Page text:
Surprised by the Phone: When remote therapy can be more effective than in-person sessions

I was very skeptical when I first did a therapy session over the phone (in 2010). Much to my surprise, it was, and has been, effective even in my practice of somatic psychotherapy. Somatics, having to do with the body, its sensation and expression, brings to mind in-person therapy, with all the non-verbal information and communication that is available, such as facial expression, body language, maybe touch work. Whether for therapeutic relating or social relating, we tend to elevate in-person connection over remote (phone or video) connection. I now have a much more nuanced approach to this evaluation, and new respect for the benefits of remote sessions.

Over the phone, my job can be harder because I have no visual cues from the client. Yet, this challenge brings substantial gifts, to the client and to myself as a practitioner! The following perspectives shape my approach to phone sessions.

First: I have to check my assumptions – frequently and unapologetically. A pause, a tone of voice, the pace of speech, a slow inhale, may mean one thing … or another. In the office, I read these in conjunction with physical gesture, facial expression, eye contact, and body tone, and assume I know what they mean, as one does naturally, in social life. Yet, our assumptions are often inaccurate and go unchecked. This is especially true with sensitive clients who have spent a lifetime learning to hide their vulnerability. Working over the phone means that I frequently check my assumptions and ask clients how they are feeling, and what is going on, because I do not expect myself to be accurate in reading them. Client and therapist benefit from this emphasis on checking assumptions, moving towards a mutual, accurate understanding.

And, gift number two: my clients get better at noticing, articulating and reporting their emotional experience. This is very good for building an observing ego and for learning to name and share emotions. Strengthening these self-reflective and self-expressive practices builds essential relationship skills.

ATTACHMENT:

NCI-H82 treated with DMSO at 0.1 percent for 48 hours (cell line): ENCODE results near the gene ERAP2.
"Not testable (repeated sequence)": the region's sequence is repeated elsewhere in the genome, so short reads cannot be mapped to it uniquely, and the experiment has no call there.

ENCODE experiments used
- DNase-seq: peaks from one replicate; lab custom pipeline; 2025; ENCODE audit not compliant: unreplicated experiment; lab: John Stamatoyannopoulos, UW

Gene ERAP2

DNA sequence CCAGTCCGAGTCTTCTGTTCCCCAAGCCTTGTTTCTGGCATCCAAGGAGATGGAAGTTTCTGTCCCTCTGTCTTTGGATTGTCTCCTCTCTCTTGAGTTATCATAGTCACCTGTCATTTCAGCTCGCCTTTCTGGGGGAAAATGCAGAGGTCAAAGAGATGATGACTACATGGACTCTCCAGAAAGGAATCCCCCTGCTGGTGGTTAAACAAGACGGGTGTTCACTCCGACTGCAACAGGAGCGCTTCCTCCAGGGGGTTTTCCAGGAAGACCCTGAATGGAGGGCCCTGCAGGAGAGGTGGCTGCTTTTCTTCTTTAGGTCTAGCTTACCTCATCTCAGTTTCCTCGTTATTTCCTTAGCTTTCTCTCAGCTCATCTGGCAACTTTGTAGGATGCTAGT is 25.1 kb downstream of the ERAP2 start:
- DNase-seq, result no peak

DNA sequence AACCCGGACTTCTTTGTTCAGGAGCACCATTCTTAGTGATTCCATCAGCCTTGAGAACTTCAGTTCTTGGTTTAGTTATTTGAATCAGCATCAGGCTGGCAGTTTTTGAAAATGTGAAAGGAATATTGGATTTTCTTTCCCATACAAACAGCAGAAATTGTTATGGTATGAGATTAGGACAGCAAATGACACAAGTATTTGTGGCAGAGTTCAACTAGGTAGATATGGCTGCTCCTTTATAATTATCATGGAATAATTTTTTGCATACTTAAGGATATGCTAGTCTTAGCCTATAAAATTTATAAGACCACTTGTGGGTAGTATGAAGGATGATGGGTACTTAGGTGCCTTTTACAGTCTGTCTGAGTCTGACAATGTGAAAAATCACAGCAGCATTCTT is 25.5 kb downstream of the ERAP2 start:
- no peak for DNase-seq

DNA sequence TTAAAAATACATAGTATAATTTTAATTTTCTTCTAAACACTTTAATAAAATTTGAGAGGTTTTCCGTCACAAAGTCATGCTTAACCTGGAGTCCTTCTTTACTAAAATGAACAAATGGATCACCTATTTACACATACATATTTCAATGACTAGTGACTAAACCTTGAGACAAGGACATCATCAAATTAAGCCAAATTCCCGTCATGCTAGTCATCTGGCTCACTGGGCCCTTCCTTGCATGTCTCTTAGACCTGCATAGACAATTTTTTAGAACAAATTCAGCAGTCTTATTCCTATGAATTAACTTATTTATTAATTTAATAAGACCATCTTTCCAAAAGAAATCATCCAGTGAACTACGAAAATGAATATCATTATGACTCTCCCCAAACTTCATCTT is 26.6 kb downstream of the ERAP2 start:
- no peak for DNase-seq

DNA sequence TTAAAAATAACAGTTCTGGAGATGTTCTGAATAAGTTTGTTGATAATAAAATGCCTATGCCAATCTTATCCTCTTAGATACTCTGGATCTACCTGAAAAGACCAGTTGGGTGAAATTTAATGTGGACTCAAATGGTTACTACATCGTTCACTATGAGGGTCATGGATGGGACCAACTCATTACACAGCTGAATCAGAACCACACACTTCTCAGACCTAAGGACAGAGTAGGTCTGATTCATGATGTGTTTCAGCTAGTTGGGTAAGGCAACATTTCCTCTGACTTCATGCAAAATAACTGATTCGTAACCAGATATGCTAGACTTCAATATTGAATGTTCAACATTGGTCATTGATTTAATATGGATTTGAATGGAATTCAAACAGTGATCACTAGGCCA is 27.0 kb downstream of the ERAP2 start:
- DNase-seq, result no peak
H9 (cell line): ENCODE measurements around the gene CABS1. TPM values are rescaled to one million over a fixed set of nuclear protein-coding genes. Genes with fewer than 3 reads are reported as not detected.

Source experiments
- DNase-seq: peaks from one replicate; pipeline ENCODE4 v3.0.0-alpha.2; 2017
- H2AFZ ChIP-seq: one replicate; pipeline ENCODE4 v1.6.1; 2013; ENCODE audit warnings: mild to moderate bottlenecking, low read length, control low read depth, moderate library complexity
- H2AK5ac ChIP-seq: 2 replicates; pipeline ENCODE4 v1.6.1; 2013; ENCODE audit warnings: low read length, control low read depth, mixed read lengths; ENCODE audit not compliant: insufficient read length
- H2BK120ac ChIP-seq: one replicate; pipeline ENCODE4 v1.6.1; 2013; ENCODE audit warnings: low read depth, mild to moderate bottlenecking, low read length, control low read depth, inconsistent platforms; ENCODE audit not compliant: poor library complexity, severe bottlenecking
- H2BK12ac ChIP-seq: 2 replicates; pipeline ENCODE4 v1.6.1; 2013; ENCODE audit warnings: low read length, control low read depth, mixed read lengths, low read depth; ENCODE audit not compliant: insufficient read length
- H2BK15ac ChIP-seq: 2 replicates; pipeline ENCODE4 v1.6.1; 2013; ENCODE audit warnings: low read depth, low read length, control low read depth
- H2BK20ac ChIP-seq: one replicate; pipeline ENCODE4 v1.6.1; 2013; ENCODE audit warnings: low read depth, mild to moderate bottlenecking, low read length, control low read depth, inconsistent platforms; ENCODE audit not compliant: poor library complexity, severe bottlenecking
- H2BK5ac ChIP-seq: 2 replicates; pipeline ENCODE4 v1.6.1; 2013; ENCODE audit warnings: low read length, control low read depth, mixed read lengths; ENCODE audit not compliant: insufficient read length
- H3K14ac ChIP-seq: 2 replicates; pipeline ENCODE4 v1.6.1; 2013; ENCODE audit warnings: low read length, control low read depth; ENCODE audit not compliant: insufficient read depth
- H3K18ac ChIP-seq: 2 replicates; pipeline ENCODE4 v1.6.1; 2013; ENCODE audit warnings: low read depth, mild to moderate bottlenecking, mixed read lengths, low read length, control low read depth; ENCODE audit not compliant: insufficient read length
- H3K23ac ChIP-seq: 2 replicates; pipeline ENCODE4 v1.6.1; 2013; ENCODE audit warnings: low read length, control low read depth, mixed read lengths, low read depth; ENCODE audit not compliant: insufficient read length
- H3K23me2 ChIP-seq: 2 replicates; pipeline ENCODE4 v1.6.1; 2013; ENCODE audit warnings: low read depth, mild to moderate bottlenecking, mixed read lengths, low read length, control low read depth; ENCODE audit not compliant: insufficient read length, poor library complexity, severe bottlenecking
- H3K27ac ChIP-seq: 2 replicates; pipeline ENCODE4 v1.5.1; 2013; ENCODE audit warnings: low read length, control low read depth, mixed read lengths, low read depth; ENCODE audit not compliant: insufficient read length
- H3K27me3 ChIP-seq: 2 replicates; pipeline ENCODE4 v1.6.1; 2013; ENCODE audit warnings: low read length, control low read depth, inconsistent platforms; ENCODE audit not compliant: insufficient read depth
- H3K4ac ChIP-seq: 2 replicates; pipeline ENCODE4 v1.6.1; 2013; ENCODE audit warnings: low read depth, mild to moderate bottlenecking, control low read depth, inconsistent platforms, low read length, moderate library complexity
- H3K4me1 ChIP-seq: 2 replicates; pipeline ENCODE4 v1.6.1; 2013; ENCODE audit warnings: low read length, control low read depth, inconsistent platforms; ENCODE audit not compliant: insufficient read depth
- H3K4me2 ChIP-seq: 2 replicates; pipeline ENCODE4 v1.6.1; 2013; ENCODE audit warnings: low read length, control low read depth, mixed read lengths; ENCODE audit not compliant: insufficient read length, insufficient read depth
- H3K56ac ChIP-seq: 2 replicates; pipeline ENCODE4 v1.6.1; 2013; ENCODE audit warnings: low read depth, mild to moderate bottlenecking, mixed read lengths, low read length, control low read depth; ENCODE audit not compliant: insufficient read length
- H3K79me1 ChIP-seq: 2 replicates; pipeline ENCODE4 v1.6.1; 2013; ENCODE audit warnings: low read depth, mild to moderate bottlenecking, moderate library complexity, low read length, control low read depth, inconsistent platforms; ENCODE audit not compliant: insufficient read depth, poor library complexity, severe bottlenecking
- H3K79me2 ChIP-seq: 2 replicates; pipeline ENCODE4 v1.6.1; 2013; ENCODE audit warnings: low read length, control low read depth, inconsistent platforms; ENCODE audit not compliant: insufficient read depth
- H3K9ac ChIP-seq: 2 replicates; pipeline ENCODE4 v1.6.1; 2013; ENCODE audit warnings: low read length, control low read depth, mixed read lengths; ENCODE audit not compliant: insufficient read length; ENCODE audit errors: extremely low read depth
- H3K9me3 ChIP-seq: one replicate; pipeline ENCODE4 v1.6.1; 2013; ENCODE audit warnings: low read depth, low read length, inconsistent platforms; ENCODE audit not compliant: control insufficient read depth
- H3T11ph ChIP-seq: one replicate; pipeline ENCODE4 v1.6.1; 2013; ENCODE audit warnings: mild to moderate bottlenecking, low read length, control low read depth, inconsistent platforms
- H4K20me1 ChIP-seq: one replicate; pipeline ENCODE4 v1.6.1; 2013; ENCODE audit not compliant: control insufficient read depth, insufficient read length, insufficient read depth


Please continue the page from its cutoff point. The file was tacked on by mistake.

Third, clients often need to correct me, which is highly empowering for them. While I am the trained professional, I am never the expert on their experience. Each one knows his/herself and her/his life best, and we want them to take that authority. Checking my assumptions out loud with them, gives them the space to articulate their reality to a willing and compassionate listener, especially when I am wrong. This simple exchange is empowering and healing. The more their articulate, responsible adult is in the room, the better therapy goes and the easier it is for me, as therapist.

A fourth benefit is a reduced fear of physical intrusion. No client has ever hung up on me during a phone session, but they could, and I encourage them to notice that and do it if need be! The power to engage and disengage is completely and literally in their hands, with the click of the phone button. For trauma survivors, this can serve as a very effective physical boundary. This level of safety can offer a neurological sense of relaxation that people may not even know they were missing.

The fifth benefit may be the most important. On the phone, clients only need to devote attention to one external sensory channel: hearing. This gives hypervigilant and sensitive or overstimulated clients a great deal more bandwidth for paying attention to their own internal thoughts, feelings and sensations.

Most trauma clients, highly sensitive people and especially empaths, are chronically stressed by too much stimulation and a sense of threat when around other people. Their nervous systems are defensive and reactive to a neuroception of threat, even when they consciously believe, and think they are safe. These folks are often so hypervigilant about their social and physical environment, that they barely notice their own internal reality. Phone sessions offer connection and therapeutic relationship with reduced external stimulation and threat. Conversely, some clients who suffered early neglect, high functioning clients, who thrive on lots of complex interaction, or clients with early trauma who need touch work, tend to feel unsatisfied with phone sessions.

On phone sessions, when I am attentive to reality checking my assumptions, the process cultivates empowerment quickly and makes my job as therapist easier. Many trauma clients and highly sensitive people can be more present to themselves and more available for our work together on the phone than during an office visit.

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